Thank You! I’m so tired of hearing that your dog is a Pit Bull, she cannot be real. I’ve been told while in a hospital bed by a nurse that if I did come in with my dog I better have proper paperwork or she will be removed. She wasn’t trained by a trainer. She was trained by me. We literally function as one. She has been to the emergency the one other time I went. I suffer from PTSD, Anxiety, Agoraphobia and depression. It’s hats to go out without her. I have a vest harness leash and I’d badges and a letter from my psychiatrist also we both have ID. I can see if my dog was dragging me through the store for more than another person that wants to give kisses, she brings me into personal spaces to overcome my fear and as well makes me feel safe. So that means barking and whining as signals of hers for me and vice versa. I haven’t ever been asked. I wouldn’t know what to say. Do you have to offer proof. Is my letter enough and if not how do I know if I’m being discriminated against???? Thank you for speaking out. Not everyone is fake ESA’s or Service Animals I don’t like taking or going out because of the fear of confrontation and embarrassment. My Dog is very proud when she sees her collar coming so she wears her vest proudly, she’s accomplished something and she is proud of it. I’ll take that, but what’s next a scarlet letter saying exactly what legally says your disability is even a real disability.

        I truly respect the Service Animals that serve! selflessly!

    • Marie says:

      Thank you so much, what I wanted to say exactly except I could not have said it as well! One comment to what you said though about a dog that defecates or throws up, if the dog has gotten sick but that is not their normal behavior and the handler promptly cleans it up then that does not indicate a lack of house training.

    • Will says:

      No. No to all of this. Stop defending fake service dogs. So sick of dog owners acting so high and mighty to impose being treated with extra favors.

      • Sean says:

        You are a very ignorant person to suggest that all poeple are sporting fake servive animals.
        The fakes need to be weeded out but not at the cost of ostracizng legitimate disabled persons.

      • alan says:

        If I wanted special privledges, the LAST way I’d go about it was through the physical pain, emotional isolation and suffering ,and the hostile judgement that comes with being disabled. You are sick? I’m sick of BEING sick! I’m sick of being judged for using a handicap spot because I ‘look too young’ to be disabled- must be a ‘fake wheel chair’ (yes, I’ve been told that, same ignorance the fake SD idea comes from). I’m sick of every time one of our 2 SDs performs a complicated, well trained out, well-executed task that has more than once SAVED MY LIFE, or my wife’s that someone questions if our SD’s are fake.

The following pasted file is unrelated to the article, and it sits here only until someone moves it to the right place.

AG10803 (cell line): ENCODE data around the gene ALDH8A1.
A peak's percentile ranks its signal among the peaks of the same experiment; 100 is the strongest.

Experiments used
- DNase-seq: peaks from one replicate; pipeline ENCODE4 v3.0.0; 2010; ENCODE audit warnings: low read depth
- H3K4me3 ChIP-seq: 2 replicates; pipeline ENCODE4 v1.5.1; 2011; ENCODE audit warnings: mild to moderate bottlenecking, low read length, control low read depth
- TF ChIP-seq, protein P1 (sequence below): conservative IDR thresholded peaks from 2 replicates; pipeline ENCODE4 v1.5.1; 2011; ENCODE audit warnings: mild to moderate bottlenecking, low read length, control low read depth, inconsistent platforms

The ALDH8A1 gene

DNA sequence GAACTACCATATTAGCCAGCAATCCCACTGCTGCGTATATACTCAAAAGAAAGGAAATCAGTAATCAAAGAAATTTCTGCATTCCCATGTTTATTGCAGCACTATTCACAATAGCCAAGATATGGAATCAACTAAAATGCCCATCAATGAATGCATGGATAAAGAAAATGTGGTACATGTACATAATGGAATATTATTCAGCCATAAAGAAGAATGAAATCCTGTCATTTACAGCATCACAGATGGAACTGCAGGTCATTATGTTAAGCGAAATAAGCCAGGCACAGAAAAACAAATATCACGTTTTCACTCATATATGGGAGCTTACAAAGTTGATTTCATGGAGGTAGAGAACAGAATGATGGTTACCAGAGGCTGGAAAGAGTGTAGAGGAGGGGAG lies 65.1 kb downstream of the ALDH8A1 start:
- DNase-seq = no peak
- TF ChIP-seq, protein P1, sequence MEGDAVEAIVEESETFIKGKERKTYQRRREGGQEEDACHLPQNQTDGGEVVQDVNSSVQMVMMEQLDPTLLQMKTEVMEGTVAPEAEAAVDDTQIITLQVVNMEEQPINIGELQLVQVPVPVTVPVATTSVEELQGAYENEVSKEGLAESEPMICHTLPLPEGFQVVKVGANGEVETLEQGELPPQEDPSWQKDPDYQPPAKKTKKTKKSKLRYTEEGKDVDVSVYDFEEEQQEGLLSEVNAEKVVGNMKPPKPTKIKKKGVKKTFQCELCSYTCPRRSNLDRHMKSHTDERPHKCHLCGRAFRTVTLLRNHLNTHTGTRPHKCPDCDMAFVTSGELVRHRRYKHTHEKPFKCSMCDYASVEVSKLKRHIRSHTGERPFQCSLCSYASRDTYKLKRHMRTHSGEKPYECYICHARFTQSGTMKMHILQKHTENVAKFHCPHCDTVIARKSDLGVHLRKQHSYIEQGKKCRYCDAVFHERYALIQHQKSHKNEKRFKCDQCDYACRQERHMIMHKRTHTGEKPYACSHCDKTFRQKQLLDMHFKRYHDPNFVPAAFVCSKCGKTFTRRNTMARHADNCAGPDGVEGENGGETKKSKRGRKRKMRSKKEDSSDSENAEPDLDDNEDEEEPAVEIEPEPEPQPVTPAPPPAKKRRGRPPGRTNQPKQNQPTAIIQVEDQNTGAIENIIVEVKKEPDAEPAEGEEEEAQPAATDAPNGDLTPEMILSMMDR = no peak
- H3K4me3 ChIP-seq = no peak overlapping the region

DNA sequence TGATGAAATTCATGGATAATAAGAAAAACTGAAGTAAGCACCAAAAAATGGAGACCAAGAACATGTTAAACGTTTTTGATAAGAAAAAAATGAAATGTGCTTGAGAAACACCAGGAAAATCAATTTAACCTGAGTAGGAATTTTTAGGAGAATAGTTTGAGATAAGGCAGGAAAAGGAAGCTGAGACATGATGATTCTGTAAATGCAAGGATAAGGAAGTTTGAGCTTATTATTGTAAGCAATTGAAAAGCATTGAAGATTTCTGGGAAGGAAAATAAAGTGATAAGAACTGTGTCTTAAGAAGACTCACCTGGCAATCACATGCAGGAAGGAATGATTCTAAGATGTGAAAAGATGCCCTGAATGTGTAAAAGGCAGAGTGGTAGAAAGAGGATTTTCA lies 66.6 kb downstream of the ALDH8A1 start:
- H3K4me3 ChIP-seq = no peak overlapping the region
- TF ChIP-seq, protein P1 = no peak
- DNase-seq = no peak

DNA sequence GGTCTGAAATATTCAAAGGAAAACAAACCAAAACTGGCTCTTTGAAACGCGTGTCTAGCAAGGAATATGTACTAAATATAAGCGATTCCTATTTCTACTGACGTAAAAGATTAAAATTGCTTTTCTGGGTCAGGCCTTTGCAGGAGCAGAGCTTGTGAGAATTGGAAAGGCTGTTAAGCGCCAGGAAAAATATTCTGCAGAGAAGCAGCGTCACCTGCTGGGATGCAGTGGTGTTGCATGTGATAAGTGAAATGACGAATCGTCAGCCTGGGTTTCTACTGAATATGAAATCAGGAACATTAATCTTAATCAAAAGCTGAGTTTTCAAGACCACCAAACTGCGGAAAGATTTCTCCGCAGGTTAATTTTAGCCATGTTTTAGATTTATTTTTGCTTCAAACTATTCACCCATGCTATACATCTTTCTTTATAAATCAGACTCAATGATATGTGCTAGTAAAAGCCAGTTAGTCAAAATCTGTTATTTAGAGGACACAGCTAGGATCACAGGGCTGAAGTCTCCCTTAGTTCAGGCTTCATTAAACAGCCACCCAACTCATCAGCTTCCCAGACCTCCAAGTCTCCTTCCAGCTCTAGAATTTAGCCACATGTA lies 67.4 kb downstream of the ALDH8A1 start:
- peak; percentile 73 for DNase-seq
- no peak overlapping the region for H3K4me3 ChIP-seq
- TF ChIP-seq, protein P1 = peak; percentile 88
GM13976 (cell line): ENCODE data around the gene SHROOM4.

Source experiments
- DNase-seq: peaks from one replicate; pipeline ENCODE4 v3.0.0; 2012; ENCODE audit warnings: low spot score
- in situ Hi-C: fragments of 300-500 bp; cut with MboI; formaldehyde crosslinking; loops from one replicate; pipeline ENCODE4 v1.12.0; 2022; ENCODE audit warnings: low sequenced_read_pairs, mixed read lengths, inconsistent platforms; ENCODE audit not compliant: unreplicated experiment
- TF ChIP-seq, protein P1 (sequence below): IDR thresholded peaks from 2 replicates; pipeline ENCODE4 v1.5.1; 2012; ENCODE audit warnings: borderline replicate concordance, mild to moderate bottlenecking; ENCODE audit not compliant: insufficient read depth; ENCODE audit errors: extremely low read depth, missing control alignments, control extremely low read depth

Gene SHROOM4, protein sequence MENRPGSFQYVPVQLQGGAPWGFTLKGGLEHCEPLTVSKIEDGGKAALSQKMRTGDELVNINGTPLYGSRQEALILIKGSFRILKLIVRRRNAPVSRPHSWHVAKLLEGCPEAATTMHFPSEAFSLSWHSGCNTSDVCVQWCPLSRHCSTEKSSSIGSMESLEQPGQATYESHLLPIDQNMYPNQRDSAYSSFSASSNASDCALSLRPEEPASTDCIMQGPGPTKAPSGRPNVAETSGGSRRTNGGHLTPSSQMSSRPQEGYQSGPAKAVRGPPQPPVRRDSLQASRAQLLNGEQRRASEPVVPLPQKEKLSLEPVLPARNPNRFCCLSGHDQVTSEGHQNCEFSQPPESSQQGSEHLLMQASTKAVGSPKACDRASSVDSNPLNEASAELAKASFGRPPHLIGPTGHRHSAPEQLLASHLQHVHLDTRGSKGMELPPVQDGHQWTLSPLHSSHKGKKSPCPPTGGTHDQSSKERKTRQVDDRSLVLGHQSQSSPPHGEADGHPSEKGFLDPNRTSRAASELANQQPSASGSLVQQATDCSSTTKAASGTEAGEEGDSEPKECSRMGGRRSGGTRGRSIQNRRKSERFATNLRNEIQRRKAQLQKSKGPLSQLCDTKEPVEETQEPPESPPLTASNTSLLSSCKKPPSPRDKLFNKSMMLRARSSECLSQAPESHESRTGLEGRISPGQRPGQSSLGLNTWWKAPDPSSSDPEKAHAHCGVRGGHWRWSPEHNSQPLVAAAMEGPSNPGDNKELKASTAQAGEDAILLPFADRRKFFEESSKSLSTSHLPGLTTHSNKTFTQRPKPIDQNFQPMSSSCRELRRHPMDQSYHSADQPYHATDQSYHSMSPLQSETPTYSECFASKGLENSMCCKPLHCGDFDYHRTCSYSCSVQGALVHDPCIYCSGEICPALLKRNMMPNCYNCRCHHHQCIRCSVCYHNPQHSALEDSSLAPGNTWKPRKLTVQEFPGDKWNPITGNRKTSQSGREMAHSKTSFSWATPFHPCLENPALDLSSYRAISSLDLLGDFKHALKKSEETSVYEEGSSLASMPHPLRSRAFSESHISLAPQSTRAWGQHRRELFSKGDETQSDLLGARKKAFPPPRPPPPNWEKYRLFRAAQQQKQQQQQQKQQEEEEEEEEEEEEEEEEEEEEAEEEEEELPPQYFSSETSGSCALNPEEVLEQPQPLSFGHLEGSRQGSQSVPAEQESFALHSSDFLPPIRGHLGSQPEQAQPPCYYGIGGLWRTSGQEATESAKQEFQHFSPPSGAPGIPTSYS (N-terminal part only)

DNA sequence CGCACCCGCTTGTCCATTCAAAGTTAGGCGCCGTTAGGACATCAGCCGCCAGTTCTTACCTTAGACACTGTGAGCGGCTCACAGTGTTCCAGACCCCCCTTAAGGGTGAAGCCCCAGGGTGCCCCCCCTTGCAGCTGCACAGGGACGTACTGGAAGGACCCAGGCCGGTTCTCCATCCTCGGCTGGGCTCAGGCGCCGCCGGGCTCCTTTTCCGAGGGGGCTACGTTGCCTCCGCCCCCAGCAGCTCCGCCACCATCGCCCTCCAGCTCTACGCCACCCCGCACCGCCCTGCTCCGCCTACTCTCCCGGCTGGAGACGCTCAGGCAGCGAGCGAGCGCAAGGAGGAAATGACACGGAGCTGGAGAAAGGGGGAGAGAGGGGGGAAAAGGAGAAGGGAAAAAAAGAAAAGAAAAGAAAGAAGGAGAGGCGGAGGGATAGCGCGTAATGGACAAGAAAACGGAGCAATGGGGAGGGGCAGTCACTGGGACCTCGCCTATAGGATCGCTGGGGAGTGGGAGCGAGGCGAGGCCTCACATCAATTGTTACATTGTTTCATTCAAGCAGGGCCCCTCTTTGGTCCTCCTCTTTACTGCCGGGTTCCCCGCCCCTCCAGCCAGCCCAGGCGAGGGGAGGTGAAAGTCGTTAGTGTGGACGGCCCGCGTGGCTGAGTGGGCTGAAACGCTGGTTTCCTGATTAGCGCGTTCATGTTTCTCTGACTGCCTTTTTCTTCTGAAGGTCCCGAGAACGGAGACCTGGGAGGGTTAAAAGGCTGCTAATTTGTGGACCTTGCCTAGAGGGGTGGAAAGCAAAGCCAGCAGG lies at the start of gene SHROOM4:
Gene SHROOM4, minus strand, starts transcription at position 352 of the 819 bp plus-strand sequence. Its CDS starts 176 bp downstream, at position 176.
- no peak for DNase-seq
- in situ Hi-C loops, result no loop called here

• Renee Cooke says:

          well said. I was just confronted the other day by a security officer at a hospital while waiting to have a lovely test done. Just because my service dog’s vest reads Medical Alert she said she wasn’t a service dog. My anxiety level went out the roof. I showed her my service dog’s id and she looked it over and said “but this doesn’t say ‘service dog’ “. I had to try to explain that a medical alert dog is a service dog. She had to take my ID card to her supervisor. She came back to tell me that he said my dog was ok as long as she wasn’t causing any issues. I felt like I was on trial and everyone in that lobby was staring at me. And as you said I’m so sick of being sick. I’m still a young person and how I had rather still be out running my legs off working than being sick. Her seeing my dog’s vest that says Medical Alert Dog should have been enough.

    • alan says:

      Excellent reply Freeda!

      For example, I have PTSD and Autism and when senory overload or flashbacks are too mcuh, our SD will try everything else first to ground me- pressure, licling etc, but if that doesnt work, and nothing can get me out of a situation I am non-responsive in, he WILL, BY TRAINING pull the leash to makle me follow him out of the store/enviroment to a safe place where I can better recouperate. Additionally, due to mobility issues, both my wife and I have had times we have fallen and cant get up- especially being in a rather secluded area, our dogs MUST be able to leave to get medication or help from a neighbour- they cannot do that if teathered to us by a leash. This is part of their training to keep us safe.

      Your suggested revised article is spot on. This article is nothing but an ignorant opinion piece that never should have been printed and causes many handlers, especially those with invisibilie disablities more harm through misunderstanding

    • B. Scott says:

      Re: 10) OK so why don’t we all start just bringing our dogs everywhere with us. No problem, right? I call BS.

    • Keith says:

      What if that dog is your neighbors at a apartment building. Like ours is barking and scratching at our door. And just can tell by general actions that it has not been trained. Thank you and move on with your day. Should have paperwork like anything else in this world does. Proof. You can look me up on google. Why cant i just look animal animal. Hiding something. No,then no worries right. By the way,my young daughter is so scared when it comes on 20 foot leash bolting full speed at her.I want proof. Not im protected by a you cant ask no questions law hahaha. Get with the times. I cant ask about your disability.I can ask you whatever I want so take your service dog unless you really need it and shove off.